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Keflezighi, Flanagan win U.S. Olympic trials

(Reuters) - Meb Keflezighi and Shalane Flanagan ran the fastest times of their lives on Saturday to win the U.S. marathon trials and book their spots at this year's London Olympics.

Eritrea-born Keflezighi, the 2004 Olympic silver medalist, overhauled pre-race favorite Ryan Hall in the final few miles to win the men's race in two hours, nine minutes and eight seconds on a crisp morning in Houston, Texas.

Hall held on to finish second and also secure his place on the team for London along with third place-getter Abdi Abdirahman.

"To be on my third Olympic team is all I have dreamed about," the 36-year-old Keflezighi told reporters after the 26.2 mile (42.195 kilometer) race.

The 2009 New York City Marathon champion, a U.S. citizen since 1998, made the decisive break for victory in the final stages after he felt assured of a top three finish to make the team.

"We got it down to five people and then (I) said 'Hey, let's be on the team,'" said Keflezighi.

"With three guys (in the front pack) with four or five miles to go, it was all about being on the team."

Hall, the pace setter for most of the first 16 miles, finished second in 2:09:30. The 29-year-old won the U.S. Trials four years ago then finished 10th at the Beijing Olympics.

"The potential we have to go win medals (in London) is great. He (Meb) is going to be a great leader for us," said Hall.

Abdirahman, a three-time 10,000 metres Olympian born in Somalia, grabbed the final U.S. spot in 2:09:47.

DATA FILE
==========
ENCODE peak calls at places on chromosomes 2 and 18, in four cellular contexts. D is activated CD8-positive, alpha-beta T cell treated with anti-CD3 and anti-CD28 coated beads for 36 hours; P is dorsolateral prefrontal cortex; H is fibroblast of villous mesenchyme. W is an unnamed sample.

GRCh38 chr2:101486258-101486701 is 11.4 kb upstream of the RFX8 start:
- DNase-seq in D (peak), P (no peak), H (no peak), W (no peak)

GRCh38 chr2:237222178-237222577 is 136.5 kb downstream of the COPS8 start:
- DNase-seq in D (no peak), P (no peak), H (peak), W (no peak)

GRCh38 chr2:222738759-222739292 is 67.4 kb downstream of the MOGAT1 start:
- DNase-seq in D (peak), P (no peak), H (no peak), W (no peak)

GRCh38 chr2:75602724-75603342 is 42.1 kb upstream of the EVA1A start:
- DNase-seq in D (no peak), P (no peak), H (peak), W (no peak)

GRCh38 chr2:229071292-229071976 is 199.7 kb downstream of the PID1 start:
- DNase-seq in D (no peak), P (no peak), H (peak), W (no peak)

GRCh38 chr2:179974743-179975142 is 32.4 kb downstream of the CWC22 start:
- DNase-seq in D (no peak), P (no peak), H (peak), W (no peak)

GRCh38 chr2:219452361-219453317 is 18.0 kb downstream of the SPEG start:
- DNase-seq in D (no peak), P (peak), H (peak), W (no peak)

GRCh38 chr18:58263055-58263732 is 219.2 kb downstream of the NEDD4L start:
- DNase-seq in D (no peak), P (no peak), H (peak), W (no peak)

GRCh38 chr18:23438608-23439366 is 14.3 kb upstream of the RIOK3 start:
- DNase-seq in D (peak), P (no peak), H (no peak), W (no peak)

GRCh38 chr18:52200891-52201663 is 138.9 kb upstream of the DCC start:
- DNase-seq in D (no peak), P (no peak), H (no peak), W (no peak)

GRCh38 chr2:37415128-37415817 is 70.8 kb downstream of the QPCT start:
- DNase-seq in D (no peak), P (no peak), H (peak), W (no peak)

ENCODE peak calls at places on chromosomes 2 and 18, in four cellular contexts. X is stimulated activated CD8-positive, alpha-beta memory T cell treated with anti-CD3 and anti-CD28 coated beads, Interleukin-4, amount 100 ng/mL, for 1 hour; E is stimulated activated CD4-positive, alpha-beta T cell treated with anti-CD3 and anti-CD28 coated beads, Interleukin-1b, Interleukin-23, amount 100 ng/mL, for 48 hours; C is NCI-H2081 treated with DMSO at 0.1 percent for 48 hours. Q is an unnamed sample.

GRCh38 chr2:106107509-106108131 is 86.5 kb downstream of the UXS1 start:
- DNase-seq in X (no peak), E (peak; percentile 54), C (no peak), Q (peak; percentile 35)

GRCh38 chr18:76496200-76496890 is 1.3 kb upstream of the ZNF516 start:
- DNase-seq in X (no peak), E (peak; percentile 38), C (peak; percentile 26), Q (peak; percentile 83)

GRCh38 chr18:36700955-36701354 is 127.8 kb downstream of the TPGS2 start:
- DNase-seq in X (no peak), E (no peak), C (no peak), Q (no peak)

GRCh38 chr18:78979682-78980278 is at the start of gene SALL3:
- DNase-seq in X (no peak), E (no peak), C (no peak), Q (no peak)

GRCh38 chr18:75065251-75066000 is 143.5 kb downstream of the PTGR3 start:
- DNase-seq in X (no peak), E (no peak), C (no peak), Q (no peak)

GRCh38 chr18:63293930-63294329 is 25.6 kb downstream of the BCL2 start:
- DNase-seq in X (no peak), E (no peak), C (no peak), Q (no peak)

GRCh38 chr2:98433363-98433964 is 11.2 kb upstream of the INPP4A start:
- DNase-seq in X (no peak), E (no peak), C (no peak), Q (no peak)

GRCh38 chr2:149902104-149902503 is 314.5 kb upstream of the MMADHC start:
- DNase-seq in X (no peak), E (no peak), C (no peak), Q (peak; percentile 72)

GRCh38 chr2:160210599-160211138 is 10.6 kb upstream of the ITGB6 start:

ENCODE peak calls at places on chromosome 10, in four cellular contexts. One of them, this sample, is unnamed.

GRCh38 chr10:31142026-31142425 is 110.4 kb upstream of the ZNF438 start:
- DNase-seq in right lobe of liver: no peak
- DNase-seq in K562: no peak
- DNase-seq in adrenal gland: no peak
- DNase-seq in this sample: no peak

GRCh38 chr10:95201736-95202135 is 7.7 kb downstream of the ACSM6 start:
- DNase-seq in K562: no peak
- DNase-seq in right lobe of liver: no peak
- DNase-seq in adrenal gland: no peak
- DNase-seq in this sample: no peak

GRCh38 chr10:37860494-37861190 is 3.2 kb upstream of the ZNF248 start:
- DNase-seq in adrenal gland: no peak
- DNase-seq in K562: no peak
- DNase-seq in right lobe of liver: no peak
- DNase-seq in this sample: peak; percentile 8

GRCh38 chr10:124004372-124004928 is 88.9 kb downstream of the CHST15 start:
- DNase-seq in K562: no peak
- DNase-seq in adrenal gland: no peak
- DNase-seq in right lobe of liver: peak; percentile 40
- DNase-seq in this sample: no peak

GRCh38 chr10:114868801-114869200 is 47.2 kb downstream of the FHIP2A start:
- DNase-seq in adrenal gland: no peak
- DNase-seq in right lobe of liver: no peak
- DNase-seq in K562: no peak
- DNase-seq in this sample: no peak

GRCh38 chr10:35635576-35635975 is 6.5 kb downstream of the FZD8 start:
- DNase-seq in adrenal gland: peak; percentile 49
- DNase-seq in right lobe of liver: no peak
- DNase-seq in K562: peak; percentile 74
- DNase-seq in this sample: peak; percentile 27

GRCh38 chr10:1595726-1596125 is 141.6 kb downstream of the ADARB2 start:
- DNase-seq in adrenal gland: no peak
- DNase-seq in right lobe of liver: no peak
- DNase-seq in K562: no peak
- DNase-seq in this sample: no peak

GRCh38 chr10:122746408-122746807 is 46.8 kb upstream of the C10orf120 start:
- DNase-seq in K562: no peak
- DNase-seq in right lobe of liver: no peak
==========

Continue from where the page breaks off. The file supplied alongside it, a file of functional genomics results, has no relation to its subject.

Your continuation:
"It has been a long journey for me," he said. "The last year and a half I struggled with injury."

Flanagan, a bronze medalist in the 10,000m at Beijing, won the women's race in 2:25:38. Boston Marathon runner-up Desi Davila was second and Kara Goucher third.

"It was a huge day," Flanagan, 30, said as five women went under two and a half hours for the first time at the U.S. trials.

"The last mile was a cross between savoring the moment and just being really grateful that I was almost done," said the 2010 New York City Marathon runner-up.

"I knew Desi was charging hard and I told myself I had to have one last gear if she came up on me."

Davila, who like Hall set the early pace and led for long stretches, said she paid the price for her tactics.

"My calves were just cramping up and ultimately I was like, finish it off and get the job done," said the 28-year-old.

"I didn't have enough confidence in being able to catch Shalane and I didn't want to lose the spot I had."

(Reporting By Gene Cherry in Salvo North Carolina; Editing by Julian Linden)